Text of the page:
Artists | Issues | CD Reviews | Interviews | Concert Reviews | DVD/Video Reviews | Book Reviews | Who We Are | Staff | Home



Review by Gary Hill

A fine concept album, this one has many great prog elements, most notably Pink Floyd and Marillion. The Marillion sounds are a natural, since this band was formed by former Marillo Mick Pointer along with Pendragon's Clive Nolan. The conceptual themes of this album are carried along by recurring lyrical references throughout the disc.

Arena is Rob Sowden, John Mitchell, Clive Nolan, Ian Salmon and Mick Pointer.

This review is available in book format (hardcover and paperback) in Music Street Journal: The Early Years Volume 1 at

Track by Track Review
Atmospheric sounds lead to a very modern alterno-metal sounding percussion and vocal intro. As the instruments jump in, the mode is very symphonic. The cut alternates between this mode and a more metallic section for a time. Next, a dramatic and, at times, hard-edged prog mode takes over for a while. The next change is into a great acoustic guitar based segment. The cut then moves into a rather basic rhythm section with fusionish guitar riffing over top. A brief Pink Floydish mode takes us into the acoustic segment, this time with a new take on it. The rest of the cut focuses on the melding of most of these modes.
Waiting For the Flood
Set in a great acoustic ballad mode, this one is a nice breather from the hard-edged fast prog of the last cut. It gets quite complex, but still in that same mode. It is quite evocative, both drawing energy from the strength of the vocals and a wonderful keyboard solo. This one feels just a bit Floydish at times.
The Butterfly Man
Mysterious, almost creepy keyboards start this cut. As the vocals enter, they continue building this mode. The lyrics are also in a rather spooky sort of mode. The song is actually sedate and pretty, but just a little unsettling. It gets harder edged later in the cut, building on the same musical themes. This is a very strong piece. "He waits in the dark for lives, misguided and wrecked, The catcher of innocent souls, He's proud of his human collection, Of losers who give up the chase, Of winners who fail to look around". This is quite a powerful piece and has some bits of chorale type vocals. This one drops to the opening mode to end in fine creepy fashion.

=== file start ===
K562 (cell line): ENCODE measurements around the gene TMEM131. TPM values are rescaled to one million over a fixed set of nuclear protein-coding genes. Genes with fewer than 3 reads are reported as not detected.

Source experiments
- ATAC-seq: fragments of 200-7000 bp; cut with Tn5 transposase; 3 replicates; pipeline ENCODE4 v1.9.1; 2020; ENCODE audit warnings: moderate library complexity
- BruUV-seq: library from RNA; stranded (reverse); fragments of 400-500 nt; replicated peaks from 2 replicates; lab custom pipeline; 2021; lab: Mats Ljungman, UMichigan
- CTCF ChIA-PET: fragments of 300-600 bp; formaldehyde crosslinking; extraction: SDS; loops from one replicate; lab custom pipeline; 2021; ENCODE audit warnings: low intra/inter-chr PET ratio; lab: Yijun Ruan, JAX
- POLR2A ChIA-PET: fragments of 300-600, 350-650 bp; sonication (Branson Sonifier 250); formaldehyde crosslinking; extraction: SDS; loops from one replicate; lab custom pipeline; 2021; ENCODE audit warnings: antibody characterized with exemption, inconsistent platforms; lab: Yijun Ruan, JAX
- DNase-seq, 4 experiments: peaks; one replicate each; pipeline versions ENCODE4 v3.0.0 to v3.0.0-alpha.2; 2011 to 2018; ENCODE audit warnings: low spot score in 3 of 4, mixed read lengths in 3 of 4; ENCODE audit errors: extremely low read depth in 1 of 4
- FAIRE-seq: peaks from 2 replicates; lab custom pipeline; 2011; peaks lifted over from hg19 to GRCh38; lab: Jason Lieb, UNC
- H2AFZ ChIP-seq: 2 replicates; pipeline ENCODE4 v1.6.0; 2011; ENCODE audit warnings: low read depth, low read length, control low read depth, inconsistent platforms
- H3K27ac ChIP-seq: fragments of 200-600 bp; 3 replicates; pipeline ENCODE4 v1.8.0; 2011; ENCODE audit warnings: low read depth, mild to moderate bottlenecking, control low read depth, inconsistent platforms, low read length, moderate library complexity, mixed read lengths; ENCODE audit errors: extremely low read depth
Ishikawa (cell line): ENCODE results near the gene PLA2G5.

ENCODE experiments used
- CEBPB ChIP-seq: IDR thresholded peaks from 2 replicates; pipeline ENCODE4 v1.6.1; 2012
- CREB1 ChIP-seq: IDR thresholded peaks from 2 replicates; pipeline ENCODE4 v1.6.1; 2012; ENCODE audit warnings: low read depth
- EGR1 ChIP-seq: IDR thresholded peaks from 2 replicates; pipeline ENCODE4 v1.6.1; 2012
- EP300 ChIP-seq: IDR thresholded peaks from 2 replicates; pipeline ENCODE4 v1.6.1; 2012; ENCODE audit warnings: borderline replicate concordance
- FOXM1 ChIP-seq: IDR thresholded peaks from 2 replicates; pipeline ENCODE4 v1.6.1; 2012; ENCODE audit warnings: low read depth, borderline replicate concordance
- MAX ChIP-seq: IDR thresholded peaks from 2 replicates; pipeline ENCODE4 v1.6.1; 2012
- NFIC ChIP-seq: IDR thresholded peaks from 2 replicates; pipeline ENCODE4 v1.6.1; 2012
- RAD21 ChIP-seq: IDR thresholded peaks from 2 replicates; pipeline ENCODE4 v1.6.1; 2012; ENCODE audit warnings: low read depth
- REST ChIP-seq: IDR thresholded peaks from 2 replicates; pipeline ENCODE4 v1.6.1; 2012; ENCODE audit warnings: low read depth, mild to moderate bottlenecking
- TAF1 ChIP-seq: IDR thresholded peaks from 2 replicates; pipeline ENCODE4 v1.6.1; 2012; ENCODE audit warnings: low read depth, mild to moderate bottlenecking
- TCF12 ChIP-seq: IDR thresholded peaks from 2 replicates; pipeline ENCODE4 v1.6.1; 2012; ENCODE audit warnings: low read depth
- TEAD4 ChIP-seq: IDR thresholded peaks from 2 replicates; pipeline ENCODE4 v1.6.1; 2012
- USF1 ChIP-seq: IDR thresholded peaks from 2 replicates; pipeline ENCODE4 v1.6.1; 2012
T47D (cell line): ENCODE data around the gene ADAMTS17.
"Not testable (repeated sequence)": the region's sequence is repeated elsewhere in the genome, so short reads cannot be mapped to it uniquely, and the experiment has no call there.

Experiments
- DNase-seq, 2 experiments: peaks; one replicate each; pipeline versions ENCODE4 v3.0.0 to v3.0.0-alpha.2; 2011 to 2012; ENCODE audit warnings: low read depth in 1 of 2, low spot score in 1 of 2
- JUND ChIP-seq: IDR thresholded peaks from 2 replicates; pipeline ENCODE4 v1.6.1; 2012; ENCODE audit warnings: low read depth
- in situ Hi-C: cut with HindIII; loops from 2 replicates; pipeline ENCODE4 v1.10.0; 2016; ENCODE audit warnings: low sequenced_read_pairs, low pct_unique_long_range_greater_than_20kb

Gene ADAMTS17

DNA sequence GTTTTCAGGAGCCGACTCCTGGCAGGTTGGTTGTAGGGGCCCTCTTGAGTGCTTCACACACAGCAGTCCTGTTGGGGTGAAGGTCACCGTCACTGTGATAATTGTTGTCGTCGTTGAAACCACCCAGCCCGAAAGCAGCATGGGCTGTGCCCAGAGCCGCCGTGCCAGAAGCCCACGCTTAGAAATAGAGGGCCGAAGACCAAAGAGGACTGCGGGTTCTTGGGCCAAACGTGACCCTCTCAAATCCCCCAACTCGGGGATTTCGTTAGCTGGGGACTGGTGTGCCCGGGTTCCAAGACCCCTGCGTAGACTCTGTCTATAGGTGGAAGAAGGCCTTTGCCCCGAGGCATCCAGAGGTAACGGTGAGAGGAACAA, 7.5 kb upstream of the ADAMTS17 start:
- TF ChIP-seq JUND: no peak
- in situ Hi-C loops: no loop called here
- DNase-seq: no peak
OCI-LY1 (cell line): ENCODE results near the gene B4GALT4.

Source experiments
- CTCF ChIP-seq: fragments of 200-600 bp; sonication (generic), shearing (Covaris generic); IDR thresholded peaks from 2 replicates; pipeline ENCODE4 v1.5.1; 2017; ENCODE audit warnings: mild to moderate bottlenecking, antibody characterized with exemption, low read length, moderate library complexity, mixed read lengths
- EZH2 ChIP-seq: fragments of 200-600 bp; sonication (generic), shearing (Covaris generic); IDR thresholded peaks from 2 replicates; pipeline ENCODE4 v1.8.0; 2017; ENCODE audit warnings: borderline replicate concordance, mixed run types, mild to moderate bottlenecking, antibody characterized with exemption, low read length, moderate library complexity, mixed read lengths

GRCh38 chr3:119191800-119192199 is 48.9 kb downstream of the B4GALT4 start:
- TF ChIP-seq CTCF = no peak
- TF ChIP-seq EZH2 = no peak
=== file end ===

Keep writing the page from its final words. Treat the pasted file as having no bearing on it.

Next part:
Ghost in the Firewall
Echoey textures begin this cut in somewhat Floydish textures. As more string-oriented keys enter, the Floyd elements remain. A very modern sounding rhythm section joins, followed by quite powerful vocals. The chorus here has a definite Pink Floyd texture. This is another strong cut on an incredibly strong disc. It alternates between that earlier verse mode and the harder edged chorus, but drops to a strange sort of keys driver mode to end.
Climbing the Net
Coming in with a triumphant sounding keyboard mode that feels a bit Marillionlike, this one drops to a more bare bones chorus, and still the Marillion-like textures persist. A nice soaring sort of instrumental break ensues after a time, getting a bit Genesisish. It then drops to a section with textural, atmospheric music and processed vocals, but comes back out in a strong triumphant mode, again a bit Marillionish. This mode serves as the outro.
The epic of the disc, sedate tones, feeling a bit like a Star Trek movie soundtrack, begin this one. After a short time, hard-edged, dramatic scream out and take control. The vocals herald in a more stripped down, but potent segment. It drops to a more sedate and atmospheric mode for a time, a bit dark sounding. Then the music screams out its resistance to the downtrodden lyrics of that section, building in hard edged, neo classical modes. The piece then drops to electronic, percussive, dark sounding modes, then bursts out to a great hard-edged prog section. It then moves into a very strong neo classical instrumental break. The next change is a drop to a pretty piano ballad mode. This extended section is quite evocative and powerful. It gets very reminiscent of old school Marillion. As guitar explodes, carrying the piece in a new direction, the sound seems to combine Misplace Childhood era Marillion with Pink Floyd. It drops to another mellow dramatic mode, then jumps to a great Wakemanesque keyboard build that takes us to another hard-edged metallic prog jam. This section gets rather Dtish with other modes mixed in. A triumphant sort of texture takes over to end the cut.
Friday's Dream
A nice acoustic driven number, this one is evocative and powerful. It ends with an "it's morning, get up."
Return to the
Arena Artist Page
Return to the
Marillion Artist Page
Artists Directory

   Creative Commons License
   This work is licensed under a Creative Commons Attribution 3.0 United States License.

    © 2024 Music Street Journal                                                                           Site design and programming by Studio Fyra, Inc./